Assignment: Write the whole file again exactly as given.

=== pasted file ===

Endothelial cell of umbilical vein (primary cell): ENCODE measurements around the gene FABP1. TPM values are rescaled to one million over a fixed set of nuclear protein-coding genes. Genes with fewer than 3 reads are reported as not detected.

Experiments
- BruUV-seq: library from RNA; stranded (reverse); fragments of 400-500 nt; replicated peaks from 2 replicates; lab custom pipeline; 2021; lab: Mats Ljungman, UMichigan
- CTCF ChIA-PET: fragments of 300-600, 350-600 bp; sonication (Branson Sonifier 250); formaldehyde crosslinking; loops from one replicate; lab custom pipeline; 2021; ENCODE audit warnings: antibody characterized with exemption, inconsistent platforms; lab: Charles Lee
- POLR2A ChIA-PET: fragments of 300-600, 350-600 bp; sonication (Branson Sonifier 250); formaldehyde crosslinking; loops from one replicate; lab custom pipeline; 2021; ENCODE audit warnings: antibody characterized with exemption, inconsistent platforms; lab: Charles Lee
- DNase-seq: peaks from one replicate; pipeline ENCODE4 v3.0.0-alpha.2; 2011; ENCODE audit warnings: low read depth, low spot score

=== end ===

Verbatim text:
Endothelial cell of umbilical vein (primary cell): ENCODE measurements around the gene FABP1. TPM values are rescaled to one million over a fixed set of nuclear protein-coding genes. Genes with fewer than 3 reads are reported as not detected.

Experiments
- BruUV-seq: library from RNA; stranded (reverse); fragments of 400-500 nt; replicated peaks from 2 replicates; lab custom pipeline; 2021; lab: Mats Ljungman, UMichigan
- CTCF ChIA-PET: fragments of 300-600, 350-600 bp; sonication (Branson Sonifier 250); formaldehyde crosslinking; loops from one replicate; lab custom pipeline; 2021; ENCODE audit warnings: antibody characterized with exemption, inconsistent platforms; lab: Charles Lee
- POLR2A ChIA-PET: fragments of 300-600, 350-600 bp; sonication (Branson Sonifier 250); formaldehyde crosslinking; loops from one replicate; lab custom pipeline; 2021; ENCODE audit warnings: antibody characterized with exemption, inconsistent platforms; lab: Charles Lee
- DNase-seq: peaks from one replicate; pipeline ENCODE4 v3.0.0-alpha.2; 2011; ENCODE audit warnings: low read depth, low spot score